Sen. Tom Harkin, D-Iowa, arranged for the Poulters to get an emergency visa for Maya Ester.
"We celebrate this story, but in doing so, recognize that there are countless other stories that go untold and families that still need assistance," said Harkin. "This is a small victory given the scope of this disaster, but it is a touching story that shows out of devastation can still come hope."
After hours of uncertainty, the Poulters emerged with visas for Maya Ester and the four other children destined for Iowa, whose adoptions were underway before the earthquake. The other children will remain behind in Haiti, at least for now, and the Poulters returned them to the orphanage. Maya Ester and the four other children bound for Iowa went to the airport with the Poulters late last night.
The couple was met there by the director of the orphanage, who raised an objection to any of the children other than Maya Ester leaving for the U.S. with the Poulters until their adoptions were formally completed. Mandy Poulter told Robin Roberts that the couple will return in February for the four other children.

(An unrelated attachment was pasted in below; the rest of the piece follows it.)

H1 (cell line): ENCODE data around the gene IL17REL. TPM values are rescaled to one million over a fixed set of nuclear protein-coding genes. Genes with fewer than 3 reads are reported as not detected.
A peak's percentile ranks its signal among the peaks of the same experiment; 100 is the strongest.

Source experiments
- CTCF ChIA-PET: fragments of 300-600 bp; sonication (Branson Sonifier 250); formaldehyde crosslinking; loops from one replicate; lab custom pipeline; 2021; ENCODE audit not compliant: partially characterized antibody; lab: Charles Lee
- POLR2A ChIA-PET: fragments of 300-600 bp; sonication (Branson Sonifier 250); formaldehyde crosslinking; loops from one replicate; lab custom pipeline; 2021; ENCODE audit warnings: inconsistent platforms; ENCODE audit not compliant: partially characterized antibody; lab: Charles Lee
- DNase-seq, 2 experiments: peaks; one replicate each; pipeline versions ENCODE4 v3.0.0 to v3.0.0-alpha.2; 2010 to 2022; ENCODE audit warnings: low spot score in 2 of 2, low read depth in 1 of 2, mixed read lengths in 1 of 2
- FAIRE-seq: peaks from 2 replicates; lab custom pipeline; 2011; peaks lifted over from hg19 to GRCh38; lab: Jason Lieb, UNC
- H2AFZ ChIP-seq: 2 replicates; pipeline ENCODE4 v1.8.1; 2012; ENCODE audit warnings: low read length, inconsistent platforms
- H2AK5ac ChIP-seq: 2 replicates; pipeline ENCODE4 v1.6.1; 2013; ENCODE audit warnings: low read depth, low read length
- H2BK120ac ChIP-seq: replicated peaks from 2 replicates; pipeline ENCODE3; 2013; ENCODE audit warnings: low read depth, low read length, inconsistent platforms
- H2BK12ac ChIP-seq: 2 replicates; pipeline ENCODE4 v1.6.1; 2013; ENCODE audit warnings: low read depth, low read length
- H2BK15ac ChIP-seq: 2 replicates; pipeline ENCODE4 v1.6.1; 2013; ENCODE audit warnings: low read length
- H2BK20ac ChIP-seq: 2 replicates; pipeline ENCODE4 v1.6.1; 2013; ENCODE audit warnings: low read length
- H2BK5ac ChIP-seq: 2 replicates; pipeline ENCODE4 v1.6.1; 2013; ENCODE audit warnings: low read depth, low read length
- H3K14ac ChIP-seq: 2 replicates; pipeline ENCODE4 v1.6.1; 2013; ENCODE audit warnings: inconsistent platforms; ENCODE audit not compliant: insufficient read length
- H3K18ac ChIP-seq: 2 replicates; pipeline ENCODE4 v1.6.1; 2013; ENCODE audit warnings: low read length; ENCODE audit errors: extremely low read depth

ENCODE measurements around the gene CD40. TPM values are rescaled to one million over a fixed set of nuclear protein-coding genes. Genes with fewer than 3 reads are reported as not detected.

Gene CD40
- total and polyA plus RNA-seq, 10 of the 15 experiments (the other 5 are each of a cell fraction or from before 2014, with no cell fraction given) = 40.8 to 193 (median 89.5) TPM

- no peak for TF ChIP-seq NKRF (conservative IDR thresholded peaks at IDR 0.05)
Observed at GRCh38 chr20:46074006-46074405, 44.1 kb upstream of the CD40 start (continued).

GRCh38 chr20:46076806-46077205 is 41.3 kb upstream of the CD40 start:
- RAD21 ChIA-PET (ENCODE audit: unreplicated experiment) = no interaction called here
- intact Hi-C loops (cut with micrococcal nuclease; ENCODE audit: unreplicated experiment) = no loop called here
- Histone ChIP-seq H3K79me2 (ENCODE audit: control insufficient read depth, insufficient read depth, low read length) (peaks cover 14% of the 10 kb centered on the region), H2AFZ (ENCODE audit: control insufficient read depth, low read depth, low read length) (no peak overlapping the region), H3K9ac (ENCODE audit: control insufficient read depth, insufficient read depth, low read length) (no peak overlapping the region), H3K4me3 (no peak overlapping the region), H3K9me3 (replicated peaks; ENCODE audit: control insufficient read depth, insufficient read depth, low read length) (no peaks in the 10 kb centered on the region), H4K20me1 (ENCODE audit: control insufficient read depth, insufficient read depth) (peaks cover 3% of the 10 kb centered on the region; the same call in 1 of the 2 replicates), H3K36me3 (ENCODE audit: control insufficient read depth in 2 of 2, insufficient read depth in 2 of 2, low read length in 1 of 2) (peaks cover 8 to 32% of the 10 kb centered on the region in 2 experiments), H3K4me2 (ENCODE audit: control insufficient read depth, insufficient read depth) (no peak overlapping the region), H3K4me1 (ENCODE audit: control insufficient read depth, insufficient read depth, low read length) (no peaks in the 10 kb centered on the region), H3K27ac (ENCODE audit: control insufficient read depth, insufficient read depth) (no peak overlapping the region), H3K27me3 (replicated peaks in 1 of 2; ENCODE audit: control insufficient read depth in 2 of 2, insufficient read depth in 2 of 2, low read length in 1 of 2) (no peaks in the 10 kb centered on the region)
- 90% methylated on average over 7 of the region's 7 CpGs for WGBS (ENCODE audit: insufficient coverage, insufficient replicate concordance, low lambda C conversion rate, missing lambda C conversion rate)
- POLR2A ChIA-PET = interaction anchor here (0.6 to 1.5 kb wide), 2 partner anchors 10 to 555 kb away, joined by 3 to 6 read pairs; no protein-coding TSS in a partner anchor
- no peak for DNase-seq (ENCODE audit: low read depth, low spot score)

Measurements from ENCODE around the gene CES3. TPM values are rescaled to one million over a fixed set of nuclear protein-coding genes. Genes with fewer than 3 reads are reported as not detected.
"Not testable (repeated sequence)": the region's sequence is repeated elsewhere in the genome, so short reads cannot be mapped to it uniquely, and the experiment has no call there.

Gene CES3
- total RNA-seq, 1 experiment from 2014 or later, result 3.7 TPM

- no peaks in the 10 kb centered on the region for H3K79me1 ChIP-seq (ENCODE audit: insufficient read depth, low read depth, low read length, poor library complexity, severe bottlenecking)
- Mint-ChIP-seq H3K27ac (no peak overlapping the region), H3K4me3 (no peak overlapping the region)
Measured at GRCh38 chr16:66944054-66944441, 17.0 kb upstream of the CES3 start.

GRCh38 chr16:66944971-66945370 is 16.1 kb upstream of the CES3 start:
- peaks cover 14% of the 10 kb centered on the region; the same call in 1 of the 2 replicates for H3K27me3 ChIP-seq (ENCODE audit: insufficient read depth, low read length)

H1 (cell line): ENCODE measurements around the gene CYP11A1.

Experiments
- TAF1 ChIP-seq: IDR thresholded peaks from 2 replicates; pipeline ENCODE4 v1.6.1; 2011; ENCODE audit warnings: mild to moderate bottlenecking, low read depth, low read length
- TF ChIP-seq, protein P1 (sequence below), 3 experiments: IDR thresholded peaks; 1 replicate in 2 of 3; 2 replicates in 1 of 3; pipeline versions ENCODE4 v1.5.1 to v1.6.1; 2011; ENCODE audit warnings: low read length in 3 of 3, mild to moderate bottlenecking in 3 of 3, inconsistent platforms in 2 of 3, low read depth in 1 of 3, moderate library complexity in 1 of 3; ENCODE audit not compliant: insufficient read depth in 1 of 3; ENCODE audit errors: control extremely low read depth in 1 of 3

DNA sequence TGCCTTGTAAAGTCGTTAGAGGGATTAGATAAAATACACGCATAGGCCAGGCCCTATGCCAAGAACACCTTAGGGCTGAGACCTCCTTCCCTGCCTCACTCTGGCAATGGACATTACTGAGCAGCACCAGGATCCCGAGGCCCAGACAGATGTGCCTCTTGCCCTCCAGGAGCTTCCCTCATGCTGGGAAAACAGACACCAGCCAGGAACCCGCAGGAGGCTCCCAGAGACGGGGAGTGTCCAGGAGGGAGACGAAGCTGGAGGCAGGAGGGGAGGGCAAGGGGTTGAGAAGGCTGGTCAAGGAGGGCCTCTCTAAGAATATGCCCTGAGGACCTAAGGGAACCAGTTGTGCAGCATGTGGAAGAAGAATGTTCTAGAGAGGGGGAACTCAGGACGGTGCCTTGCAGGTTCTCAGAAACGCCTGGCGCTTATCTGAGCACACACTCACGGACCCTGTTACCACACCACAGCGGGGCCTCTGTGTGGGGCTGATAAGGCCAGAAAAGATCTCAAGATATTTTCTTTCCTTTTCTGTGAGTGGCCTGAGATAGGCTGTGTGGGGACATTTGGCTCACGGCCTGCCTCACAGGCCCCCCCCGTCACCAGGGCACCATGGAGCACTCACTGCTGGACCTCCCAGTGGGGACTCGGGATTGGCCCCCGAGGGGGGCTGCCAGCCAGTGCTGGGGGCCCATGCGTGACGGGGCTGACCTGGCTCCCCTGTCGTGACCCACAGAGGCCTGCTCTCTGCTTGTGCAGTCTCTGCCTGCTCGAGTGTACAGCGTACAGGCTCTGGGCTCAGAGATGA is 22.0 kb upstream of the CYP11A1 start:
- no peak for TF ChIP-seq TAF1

On "Good Morning America" Tuesday morning, Mandy Poulter told Robin Roberts that Maya Ester and the four other children were en route to Iowa.
"We are in Homestead, Florida...we're going to go through customs," Mandy said, on the phone from Florida. "We're going to get bussed to Miami International Airport."
Mandy said the children, who had never been on an airplane before, "are real troopers; they are very strong kids."
She joked with Roberts that even Miami seemed chilly to the children, who are used to the heat of Haiti. "Iowa might be a bit of a shock to them, weather wise," Mandy Poulter added.
Meanwhile, the U.S. Department of Homeland Security announced Monday that it was enacting a wider program to temporarily allow more orphans from Haiti already matched with American families or in the midst of the adoption process to enter the United States.